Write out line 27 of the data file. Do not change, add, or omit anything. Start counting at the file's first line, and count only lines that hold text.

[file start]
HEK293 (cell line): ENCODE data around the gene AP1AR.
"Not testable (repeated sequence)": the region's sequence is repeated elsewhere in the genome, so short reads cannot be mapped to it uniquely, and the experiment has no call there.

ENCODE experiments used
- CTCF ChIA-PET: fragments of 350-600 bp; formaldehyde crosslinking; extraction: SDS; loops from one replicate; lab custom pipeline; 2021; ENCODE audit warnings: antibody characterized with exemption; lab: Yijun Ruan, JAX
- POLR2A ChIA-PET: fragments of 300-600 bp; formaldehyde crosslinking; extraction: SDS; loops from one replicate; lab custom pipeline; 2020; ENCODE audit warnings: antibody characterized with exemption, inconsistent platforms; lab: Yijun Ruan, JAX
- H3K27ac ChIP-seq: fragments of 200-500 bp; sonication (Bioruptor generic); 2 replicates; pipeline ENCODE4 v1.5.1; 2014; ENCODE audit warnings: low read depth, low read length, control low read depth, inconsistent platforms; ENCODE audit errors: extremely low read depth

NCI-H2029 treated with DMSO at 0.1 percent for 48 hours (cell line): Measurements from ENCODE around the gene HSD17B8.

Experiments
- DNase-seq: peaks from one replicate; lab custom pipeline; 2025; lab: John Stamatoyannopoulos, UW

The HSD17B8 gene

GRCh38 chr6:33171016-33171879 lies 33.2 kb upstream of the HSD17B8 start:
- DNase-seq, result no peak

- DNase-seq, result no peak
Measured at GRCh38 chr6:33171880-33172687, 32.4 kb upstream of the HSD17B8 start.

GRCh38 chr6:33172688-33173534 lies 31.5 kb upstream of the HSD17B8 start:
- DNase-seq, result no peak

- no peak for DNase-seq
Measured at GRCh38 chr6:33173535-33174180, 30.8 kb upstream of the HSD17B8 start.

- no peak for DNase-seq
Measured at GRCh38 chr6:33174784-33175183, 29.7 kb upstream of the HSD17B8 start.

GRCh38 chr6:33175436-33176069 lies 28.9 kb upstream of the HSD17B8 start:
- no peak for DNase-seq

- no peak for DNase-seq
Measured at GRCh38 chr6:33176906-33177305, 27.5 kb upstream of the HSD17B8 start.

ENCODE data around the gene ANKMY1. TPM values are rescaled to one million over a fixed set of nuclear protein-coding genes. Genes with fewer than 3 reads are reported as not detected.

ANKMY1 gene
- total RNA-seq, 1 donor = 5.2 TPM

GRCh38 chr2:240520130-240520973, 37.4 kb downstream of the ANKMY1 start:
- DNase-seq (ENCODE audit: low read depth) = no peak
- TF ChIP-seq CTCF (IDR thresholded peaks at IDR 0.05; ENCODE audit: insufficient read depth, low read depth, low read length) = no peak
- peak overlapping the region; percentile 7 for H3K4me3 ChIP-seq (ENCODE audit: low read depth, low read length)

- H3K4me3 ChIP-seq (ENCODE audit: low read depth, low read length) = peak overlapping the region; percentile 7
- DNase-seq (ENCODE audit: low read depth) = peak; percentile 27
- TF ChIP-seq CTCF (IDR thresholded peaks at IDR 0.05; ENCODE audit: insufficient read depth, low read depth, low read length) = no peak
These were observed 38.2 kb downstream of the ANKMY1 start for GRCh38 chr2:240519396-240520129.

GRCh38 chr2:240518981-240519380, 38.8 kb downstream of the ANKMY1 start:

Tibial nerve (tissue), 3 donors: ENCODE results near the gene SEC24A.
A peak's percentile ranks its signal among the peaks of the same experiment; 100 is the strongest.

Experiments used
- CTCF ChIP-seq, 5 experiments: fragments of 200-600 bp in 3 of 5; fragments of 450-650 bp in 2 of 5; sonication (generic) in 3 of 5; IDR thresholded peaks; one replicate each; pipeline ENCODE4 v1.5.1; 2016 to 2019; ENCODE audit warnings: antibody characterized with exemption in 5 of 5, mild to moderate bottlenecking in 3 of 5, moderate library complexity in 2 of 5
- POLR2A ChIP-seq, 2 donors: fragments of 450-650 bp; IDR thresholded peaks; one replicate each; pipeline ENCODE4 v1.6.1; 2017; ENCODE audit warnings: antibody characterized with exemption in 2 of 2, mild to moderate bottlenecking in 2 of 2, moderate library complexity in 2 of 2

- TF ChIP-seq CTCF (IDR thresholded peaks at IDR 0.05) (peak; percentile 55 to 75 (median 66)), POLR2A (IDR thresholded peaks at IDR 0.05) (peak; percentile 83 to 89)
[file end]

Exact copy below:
- total RNA-seq, 1 donor = 5.2 TPM